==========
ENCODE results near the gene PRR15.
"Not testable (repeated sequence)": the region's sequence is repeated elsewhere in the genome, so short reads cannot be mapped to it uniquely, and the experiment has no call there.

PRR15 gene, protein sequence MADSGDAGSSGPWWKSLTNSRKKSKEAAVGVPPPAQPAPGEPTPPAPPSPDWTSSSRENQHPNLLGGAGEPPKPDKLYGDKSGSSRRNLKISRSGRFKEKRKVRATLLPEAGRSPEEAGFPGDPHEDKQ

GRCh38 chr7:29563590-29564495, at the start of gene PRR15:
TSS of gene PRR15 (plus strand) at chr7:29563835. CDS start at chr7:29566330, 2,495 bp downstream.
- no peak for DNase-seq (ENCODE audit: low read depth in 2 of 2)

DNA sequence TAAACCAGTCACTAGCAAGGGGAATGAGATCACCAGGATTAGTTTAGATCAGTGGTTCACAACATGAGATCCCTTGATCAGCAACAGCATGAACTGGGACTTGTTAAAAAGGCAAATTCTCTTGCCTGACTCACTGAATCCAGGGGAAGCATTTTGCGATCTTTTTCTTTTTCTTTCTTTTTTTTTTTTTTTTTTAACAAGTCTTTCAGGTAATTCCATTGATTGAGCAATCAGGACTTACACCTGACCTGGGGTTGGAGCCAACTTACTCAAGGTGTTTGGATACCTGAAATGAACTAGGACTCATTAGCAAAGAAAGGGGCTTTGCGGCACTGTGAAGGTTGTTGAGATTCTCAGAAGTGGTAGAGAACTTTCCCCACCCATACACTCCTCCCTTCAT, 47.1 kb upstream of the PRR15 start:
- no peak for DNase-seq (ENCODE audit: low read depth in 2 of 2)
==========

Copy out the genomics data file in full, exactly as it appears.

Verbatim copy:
ENCODE results near the gene PRR15.
"Not testable (repeated sequence)": the region's sequence is repeated elsewhere in the genome, so short reads cannot be mapped to it uniquely, and the experiment has no call there.

PRR15 gene, protein sequence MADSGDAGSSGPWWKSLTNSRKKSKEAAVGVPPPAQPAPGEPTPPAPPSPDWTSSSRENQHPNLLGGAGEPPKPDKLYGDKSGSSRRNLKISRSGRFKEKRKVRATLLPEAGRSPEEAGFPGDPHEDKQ

GRCh38 chr7:29563590-29564495, at the start of gene PRR15:
TSS of gene PRR15 (plus strand) at chr7:29563835. CDS start at chr7:29566330, 2,495 bp downstream.
- no peak for DNase-seq (ENCODE audit: low read depth in 2 of 2)

DNA sequence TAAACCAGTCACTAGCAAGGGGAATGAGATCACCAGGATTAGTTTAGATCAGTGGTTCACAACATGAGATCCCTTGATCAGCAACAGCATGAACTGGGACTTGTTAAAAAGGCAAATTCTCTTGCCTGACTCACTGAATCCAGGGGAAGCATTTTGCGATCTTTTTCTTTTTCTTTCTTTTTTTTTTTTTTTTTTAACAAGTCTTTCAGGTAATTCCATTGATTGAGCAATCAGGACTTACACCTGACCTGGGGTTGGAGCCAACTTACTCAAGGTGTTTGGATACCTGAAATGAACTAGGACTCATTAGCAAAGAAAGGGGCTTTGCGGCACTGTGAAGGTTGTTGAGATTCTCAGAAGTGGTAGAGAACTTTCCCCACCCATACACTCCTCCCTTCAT, 47.1 kb upstream of the PRR15 start:
- no peak for DNase-seq (ENCODE audit: low read depth in 2 of 2)